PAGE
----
Publications March 2009

Mexico Blocks U.S. Exports in Retaliation of Recent U.S. Decision to Suspend Entry to Mexican Trucks

Mexico raised tariffs 15 to 20% on 90 U.S. different export products as retaliation against a recent U.S. decision to suspend a program allowing entry of Mexican trucks into the United States. The suspension of the program is contrary to a NAFTA arbitral tribunal decision requiring U.S. access to Mexican trucks meeting U.S. safety requirements. Mexico's retaliatory tariffs are designed to block approximately $2.4 billion of exports into Mexico. Products subject to the new higher tariffs include certain types of pastas; wines and other fermented drinks; fruits and vegetables (apricots, cherries, strawberries, potatoes, peas, almonds, peanuts, sunflower seeds, onions and pears); fruit juice; soy sauce; ice cream; sparkling water; pet food; make-up; shampoo; shaving gel; deodorant; jewelry; china sets; paper and paper products; books and magazines; notebooks; pens; pencils and markers; certain refrigerators; washing machines and driers; coffee makers; cordless telephones; and sunglasses, among several other products.

The U.S. administration is currently in talks with Mexican officials to create a new trucking program that will meet NAFTA rules. Companies and industries affected by the retaliation are organizing to work together and with the governments to reach an agreement that will remove the tariffs. The Curtis International Trade practice, with offices in Washington DC and Mexico City, represents clients and provides guidance in this effort. To know if a certain product is included, or if you need more information or have any questions regarding compliance and interpretation of Mexico's new tariff decree, please call us.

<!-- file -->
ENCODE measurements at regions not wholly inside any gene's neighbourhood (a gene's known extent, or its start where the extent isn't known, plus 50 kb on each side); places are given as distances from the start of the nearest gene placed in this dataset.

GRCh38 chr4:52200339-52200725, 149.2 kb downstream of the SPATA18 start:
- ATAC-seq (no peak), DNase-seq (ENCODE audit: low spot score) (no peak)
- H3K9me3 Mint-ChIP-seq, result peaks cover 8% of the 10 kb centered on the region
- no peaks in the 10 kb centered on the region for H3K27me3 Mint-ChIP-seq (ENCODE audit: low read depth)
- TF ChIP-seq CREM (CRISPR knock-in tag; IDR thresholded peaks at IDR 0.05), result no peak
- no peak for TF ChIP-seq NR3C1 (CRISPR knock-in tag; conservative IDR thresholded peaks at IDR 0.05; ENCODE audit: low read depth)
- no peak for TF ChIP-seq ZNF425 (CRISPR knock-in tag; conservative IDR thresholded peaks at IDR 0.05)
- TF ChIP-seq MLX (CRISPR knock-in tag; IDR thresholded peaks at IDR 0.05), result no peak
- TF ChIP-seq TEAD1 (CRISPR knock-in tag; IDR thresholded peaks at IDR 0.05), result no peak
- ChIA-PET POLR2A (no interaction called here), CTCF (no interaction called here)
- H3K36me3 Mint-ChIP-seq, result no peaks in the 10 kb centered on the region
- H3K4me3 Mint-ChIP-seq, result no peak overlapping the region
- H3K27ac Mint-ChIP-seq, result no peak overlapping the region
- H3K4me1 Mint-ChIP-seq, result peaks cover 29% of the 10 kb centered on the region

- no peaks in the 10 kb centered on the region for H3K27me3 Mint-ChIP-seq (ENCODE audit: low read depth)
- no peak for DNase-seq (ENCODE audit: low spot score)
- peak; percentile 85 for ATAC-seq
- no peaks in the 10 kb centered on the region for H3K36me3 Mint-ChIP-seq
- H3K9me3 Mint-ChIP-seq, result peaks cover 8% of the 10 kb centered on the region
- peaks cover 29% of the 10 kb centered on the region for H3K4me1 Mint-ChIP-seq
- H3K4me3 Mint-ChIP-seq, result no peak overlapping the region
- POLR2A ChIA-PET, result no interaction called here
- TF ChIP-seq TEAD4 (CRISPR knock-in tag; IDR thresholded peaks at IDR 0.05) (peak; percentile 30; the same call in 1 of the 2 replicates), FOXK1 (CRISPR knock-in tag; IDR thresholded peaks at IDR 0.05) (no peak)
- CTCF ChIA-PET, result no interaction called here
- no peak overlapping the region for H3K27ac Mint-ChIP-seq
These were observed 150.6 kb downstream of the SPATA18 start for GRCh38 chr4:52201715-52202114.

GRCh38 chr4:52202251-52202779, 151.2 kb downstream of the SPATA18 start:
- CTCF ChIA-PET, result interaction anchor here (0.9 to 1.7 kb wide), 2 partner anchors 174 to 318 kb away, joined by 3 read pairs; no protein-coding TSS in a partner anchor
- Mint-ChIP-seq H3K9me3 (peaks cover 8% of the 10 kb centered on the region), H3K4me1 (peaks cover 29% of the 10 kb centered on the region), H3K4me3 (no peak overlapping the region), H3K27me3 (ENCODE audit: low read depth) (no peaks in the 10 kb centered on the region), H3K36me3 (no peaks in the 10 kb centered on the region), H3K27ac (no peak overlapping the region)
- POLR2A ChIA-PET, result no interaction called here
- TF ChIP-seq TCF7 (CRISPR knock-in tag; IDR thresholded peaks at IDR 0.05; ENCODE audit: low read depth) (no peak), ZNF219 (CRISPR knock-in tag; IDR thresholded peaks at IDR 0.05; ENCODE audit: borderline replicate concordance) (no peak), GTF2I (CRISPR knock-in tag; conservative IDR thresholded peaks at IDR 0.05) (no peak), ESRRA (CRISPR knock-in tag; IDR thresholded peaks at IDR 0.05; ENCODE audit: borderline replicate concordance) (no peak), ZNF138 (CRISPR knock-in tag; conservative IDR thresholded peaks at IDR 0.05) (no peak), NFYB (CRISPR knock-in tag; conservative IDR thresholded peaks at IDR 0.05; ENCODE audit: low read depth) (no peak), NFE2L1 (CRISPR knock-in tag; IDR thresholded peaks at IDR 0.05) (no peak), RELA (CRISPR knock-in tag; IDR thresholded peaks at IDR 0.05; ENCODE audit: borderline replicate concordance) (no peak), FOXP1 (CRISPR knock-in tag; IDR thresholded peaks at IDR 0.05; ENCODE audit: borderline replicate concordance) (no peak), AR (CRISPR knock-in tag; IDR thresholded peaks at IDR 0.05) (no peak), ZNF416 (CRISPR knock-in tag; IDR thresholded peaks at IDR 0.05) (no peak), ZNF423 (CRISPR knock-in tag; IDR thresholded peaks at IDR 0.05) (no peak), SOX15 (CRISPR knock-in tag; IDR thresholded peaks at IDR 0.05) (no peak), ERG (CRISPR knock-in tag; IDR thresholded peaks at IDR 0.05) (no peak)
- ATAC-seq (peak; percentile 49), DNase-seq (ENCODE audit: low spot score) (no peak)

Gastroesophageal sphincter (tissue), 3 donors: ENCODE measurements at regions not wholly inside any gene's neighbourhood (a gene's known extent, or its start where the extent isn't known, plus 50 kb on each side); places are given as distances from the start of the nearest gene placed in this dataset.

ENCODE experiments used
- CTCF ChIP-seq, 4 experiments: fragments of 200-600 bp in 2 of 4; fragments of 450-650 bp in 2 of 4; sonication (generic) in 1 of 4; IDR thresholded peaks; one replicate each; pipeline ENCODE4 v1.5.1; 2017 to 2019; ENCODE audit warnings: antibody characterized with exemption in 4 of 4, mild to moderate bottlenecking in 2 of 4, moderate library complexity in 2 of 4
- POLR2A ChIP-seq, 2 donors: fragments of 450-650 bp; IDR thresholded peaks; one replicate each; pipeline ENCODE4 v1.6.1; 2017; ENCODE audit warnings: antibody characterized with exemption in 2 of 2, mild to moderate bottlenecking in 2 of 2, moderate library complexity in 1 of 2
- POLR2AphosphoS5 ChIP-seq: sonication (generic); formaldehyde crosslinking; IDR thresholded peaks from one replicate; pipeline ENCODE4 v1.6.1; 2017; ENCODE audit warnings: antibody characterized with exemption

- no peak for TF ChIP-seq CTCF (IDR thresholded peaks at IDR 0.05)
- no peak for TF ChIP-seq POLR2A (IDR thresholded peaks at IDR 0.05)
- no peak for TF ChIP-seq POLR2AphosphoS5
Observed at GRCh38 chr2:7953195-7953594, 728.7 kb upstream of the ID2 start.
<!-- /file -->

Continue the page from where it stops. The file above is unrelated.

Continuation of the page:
Curtis' International Trade practice provides clients with practical, cost-effective solutions to the trade issues that have become increasingly critical to business operations. Our clients include government entities as well as domestic and non-U.S.-based companies in an array of industries, including food products, consumer products, chemicals, energy and other commodities, and money service businesses. The group is active worldwide, and has particular experience in trade involving the United States, Mexico and Latin America.